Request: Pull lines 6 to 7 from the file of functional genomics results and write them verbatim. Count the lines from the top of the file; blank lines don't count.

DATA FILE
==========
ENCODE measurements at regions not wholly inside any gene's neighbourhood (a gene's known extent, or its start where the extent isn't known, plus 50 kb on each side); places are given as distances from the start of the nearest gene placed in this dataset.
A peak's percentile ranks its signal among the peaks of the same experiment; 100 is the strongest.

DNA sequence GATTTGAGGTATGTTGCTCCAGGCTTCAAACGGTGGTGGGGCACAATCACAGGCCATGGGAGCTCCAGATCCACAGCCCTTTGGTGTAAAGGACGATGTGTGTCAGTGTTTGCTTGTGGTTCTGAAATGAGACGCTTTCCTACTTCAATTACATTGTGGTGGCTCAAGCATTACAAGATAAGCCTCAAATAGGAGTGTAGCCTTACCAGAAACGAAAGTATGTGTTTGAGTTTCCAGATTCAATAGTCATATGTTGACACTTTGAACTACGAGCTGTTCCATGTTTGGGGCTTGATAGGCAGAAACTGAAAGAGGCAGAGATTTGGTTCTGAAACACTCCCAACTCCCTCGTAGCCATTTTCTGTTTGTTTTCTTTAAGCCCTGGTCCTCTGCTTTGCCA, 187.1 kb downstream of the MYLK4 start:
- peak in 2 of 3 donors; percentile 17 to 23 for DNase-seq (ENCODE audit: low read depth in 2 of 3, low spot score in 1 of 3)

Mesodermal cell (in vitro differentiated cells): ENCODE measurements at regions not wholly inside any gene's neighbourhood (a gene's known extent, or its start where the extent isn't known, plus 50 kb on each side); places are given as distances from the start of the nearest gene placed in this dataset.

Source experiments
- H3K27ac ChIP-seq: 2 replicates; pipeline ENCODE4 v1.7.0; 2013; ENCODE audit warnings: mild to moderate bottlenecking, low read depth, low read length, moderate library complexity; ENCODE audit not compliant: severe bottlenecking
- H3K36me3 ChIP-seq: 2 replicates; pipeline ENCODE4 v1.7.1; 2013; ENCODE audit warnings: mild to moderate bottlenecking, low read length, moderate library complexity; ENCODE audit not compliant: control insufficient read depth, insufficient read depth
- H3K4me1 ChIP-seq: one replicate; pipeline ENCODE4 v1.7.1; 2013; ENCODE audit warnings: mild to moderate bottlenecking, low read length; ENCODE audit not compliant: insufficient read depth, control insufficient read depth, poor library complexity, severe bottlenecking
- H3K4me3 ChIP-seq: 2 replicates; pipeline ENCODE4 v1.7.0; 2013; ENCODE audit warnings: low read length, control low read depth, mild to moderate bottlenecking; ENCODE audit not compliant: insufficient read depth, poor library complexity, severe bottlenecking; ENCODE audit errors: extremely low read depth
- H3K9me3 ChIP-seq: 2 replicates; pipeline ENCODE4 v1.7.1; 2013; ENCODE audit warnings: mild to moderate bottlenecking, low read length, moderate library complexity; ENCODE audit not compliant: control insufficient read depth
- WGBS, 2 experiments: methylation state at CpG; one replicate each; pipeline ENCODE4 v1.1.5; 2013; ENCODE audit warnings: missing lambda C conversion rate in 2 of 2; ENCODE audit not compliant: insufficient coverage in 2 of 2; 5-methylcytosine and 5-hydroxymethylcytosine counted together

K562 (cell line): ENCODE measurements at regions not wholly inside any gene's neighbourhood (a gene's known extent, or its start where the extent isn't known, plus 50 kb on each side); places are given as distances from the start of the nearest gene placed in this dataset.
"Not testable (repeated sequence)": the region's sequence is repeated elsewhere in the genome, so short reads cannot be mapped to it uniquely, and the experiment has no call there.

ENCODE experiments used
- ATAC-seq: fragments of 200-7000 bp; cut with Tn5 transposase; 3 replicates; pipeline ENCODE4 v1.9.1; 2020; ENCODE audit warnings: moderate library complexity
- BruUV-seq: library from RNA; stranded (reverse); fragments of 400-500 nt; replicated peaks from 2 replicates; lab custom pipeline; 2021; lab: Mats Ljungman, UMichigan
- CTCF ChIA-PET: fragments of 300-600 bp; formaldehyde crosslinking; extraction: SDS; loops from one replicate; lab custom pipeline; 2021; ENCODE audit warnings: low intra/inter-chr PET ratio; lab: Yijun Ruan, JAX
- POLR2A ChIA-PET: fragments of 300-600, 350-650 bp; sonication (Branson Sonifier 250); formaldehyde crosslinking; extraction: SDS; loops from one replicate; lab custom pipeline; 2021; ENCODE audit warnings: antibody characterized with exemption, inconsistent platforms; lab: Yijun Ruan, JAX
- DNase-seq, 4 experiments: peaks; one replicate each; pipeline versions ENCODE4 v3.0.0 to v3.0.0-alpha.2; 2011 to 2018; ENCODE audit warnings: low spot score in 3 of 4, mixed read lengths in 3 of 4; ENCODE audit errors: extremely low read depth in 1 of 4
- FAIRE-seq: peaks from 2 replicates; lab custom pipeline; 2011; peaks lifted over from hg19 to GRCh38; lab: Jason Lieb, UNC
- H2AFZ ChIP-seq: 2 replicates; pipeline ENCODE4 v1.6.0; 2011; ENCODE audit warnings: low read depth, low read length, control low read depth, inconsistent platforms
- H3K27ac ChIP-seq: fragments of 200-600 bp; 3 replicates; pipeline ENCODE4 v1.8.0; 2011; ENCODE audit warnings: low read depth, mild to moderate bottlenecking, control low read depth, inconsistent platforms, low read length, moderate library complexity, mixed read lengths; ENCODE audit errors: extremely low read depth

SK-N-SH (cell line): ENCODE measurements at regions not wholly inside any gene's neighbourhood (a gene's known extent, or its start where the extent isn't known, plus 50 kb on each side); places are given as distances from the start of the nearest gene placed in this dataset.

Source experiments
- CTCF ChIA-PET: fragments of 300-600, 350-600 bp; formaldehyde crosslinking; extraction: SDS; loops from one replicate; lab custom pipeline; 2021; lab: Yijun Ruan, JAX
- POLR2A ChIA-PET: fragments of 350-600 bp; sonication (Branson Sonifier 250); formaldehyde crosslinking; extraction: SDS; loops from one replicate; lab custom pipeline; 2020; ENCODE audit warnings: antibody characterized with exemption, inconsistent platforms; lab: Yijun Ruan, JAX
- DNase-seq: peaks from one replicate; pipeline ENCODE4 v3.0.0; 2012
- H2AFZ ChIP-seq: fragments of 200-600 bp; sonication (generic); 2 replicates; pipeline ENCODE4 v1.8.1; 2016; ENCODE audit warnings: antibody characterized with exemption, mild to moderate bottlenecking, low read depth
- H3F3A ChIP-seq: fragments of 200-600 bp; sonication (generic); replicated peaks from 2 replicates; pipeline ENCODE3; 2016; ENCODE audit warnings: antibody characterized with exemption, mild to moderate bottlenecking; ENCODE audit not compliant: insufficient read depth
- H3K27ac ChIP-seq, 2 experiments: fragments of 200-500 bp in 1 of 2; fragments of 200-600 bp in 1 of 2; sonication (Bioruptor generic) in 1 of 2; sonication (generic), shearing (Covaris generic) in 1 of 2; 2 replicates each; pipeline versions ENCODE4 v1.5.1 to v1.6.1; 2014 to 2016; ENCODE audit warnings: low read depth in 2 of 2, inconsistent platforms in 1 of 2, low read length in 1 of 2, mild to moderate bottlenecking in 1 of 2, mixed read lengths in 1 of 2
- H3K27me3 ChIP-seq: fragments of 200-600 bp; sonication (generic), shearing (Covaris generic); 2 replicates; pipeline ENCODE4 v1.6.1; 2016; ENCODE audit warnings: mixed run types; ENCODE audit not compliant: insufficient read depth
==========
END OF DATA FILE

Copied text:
Source experiments
- H3K27ac ChIP-seq: 2 replicates; pipeline ENCODE4 v1.7.0; 2013; ENCODE audit warnings: mild to moderate bottlenecking, low read depth, low read length, moderate library complexity; ENCODE audit not compliant: severe bottlenecking